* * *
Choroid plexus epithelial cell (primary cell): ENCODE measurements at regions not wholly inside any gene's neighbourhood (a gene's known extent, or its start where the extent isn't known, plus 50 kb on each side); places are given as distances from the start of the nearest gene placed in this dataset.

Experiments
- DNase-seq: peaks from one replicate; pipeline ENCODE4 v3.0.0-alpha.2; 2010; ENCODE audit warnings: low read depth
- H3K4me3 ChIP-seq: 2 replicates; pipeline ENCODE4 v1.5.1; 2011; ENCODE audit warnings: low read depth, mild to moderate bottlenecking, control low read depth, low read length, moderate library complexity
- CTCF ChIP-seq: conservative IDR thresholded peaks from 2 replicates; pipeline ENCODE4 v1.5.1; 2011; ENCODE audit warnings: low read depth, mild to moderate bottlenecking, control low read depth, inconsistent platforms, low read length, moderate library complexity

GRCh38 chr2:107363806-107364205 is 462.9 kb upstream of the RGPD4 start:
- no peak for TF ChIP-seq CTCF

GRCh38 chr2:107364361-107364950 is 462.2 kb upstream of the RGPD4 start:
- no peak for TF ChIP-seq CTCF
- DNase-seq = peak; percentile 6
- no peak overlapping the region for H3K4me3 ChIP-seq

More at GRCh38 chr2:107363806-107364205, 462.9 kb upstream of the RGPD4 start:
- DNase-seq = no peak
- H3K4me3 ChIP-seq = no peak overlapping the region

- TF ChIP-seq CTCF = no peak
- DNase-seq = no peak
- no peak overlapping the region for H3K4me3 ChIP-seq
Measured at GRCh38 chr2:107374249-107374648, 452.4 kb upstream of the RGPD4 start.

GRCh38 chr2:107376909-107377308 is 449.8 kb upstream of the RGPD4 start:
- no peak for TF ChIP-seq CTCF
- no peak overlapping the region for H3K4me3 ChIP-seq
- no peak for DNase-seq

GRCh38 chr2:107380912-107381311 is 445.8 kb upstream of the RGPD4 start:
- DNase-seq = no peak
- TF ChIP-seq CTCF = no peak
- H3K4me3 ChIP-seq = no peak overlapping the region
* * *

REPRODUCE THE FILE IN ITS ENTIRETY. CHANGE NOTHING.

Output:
Choroid plexus epithelial cell (primary cell): ENCODE measurements at regions not wholly inside any gene's neighbourhood (a gene's known extent, or its start where the extent isn't known, plus 50 kb on each side); places are given as distances from the start of the nearest gene placed in this dataset.

Experiments
- DNase-seq: peaks from one replicate; pipeline ENCODE4 v3.0.0-alpha.2; 2010; ENCODE audit warnings: low read depth
- H3K4me3 ChIP-seq: 2 replicates; pipeline ENCODE4 v1.5.1; 2011; ENCODE audit warnings: low read depth, mild to moderate bottlenecking, control low read depth, low read length, moderate library complexity
- CTCF ChIP-seq: conservative IDR thresholded peaks from 2 replicates; pipeline ENCODE4 v1.5.1; 2011; ENCODE audit warnings: low read depth, mild to moderate bottlenecking, control low read depth, inconsistent platforms, low read length, moderate library complexity

GRCh38 chr2:107363806-107364205 is 462.9 kb upstream of the RGPD4 start:
- no peak for TF ChIP-seq CTCF

GRCh38 chr2:107364361-107364950 is 462.2 kb upstream of the RGPD4 start:
- no peak for TF ChIP-seq CTCF
- DNase-seq = peak; percentile 6
- no peak overlapping the region for H3K4me3 ChIP-seq

More at GRCh38 chr2:107363806-107364205, 462.9 kb upstream of the RGPD4 start:
- DNase-seq = no peak
- H3K4me3 ChIP-seq = no peak overlapping the region

- TF ChIP-seq CTCF = no peak
- DNase-seq = no peak
- no peak overlapping the region for H3K4me3 ChIP-seq
Measured at GRCh38 chr2:107374249-107374648, 452.4 kb upstream of the RGPD4 start.

GRCh38 chr2:107376909-107377308 is 449.8 kb upstream of the RGPD4 start:
- no peak for TF ChIP-seq CTCF
- no peak overlapping the region for H3K4me3 ChIP-seq
- no peak for DNase-seq

GRCh38 chr2:107380912-107381311 is 445.8 kb upstream of the RGPD4 start:
- DNase-seq = no peak
- TF ChIP-seq CTCF = no peak
- H3K4me3 ChIP-seq = no peak overlapping the region